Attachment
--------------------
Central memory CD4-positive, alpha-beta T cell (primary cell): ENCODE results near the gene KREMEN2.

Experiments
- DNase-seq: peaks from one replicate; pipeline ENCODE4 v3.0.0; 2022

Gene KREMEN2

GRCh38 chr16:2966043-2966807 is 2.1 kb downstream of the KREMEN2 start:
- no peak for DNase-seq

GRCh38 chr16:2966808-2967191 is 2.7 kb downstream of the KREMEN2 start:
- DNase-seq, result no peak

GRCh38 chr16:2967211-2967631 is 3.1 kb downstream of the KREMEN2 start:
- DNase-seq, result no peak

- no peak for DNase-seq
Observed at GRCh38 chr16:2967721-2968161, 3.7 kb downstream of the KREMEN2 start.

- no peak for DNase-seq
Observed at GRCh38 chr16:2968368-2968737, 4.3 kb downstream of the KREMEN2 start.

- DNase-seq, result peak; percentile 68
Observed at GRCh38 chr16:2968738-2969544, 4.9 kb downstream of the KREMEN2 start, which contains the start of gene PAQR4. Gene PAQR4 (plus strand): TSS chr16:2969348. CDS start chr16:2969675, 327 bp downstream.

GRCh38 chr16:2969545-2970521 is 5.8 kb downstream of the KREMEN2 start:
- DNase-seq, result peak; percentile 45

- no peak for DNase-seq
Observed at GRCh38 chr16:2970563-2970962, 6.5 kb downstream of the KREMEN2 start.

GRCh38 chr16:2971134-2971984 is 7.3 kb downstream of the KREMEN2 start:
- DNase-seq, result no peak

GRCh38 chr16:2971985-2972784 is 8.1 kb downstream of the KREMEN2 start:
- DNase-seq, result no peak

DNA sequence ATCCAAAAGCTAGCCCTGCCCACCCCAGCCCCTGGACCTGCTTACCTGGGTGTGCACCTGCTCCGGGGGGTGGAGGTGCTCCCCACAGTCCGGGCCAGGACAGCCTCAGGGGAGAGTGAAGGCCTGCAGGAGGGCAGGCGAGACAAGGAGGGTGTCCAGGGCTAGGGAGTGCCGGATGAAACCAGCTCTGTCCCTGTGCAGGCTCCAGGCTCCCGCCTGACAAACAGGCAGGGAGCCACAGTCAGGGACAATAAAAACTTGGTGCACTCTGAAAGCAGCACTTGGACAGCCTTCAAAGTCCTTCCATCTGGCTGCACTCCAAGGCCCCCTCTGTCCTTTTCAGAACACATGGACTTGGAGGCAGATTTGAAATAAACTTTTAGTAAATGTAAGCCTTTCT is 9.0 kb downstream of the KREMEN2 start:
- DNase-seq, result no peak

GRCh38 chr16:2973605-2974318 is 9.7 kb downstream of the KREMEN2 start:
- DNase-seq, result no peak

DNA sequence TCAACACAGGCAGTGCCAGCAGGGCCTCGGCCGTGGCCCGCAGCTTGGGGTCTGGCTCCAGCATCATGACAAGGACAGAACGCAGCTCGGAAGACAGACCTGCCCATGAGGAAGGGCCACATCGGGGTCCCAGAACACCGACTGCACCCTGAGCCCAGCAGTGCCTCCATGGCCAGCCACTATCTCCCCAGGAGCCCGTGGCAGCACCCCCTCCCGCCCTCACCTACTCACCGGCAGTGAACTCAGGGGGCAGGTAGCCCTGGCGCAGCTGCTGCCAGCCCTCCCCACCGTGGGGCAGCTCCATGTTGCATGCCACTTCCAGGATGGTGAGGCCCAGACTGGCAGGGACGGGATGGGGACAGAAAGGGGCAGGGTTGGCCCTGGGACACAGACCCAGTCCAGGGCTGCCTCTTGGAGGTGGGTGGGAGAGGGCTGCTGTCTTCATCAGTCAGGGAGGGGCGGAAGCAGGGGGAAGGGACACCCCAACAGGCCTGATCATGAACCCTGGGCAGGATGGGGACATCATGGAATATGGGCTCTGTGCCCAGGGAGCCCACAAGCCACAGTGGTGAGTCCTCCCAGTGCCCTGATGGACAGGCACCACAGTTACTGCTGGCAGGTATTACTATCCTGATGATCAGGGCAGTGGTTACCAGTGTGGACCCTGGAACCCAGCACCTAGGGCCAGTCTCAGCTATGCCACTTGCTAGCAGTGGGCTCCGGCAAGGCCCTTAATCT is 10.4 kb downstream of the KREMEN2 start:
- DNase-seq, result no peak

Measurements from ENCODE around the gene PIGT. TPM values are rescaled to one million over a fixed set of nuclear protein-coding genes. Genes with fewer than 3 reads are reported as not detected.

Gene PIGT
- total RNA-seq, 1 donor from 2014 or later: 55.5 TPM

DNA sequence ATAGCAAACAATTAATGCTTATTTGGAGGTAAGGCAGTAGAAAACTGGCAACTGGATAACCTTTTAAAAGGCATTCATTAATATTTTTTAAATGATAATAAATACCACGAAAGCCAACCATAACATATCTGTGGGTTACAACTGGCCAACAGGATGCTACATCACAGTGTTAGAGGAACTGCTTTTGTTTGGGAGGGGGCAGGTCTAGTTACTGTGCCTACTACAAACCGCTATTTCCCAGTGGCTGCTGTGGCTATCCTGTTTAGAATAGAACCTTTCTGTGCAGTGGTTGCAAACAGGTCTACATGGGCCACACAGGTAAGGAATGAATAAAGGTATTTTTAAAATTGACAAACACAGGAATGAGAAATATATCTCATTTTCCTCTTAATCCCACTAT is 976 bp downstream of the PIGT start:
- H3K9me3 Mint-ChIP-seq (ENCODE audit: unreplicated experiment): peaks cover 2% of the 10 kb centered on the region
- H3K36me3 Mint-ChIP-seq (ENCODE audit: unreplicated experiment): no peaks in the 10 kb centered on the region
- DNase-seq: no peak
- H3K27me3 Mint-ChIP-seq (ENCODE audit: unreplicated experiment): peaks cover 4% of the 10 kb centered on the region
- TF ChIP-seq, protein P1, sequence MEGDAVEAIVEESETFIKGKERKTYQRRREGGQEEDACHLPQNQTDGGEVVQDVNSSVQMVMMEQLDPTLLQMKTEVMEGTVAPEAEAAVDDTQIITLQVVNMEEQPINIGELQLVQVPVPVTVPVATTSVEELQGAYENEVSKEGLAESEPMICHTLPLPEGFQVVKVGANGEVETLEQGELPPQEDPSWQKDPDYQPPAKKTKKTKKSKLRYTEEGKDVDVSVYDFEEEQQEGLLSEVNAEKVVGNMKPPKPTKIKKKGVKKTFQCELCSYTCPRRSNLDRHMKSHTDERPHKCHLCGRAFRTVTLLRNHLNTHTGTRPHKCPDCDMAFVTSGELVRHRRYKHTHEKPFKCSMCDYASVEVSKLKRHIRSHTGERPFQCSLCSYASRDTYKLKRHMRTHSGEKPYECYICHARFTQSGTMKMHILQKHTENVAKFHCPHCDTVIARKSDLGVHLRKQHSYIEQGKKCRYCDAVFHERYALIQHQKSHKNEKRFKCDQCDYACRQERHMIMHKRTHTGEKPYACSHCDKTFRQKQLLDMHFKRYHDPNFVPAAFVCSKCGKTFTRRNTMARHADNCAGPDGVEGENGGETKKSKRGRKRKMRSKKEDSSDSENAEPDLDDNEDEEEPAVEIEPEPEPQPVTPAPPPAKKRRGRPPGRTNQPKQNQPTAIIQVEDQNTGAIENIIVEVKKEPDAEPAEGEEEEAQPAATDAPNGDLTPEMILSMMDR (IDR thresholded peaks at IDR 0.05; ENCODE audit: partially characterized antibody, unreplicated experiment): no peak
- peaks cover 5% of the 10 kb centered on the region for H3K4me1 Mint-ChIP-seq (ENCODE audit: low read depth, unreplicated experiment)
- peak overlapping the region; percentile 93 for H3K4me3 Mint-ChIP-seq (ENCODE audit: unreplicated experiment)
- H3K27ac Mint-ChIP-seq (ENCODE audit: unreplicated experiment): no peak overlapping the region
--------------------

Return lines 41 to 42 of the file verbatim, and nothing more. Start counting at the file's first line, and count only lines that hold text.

- peak overlapping the region; percentile 93 for H3K4me3 Mint-ChIP-seq (ENCODE audit: unreplicated experiment)
- H3K27ac Mint-ChIP-seq (ENCODE audit: unreplicated experiment): no peak overlapping the region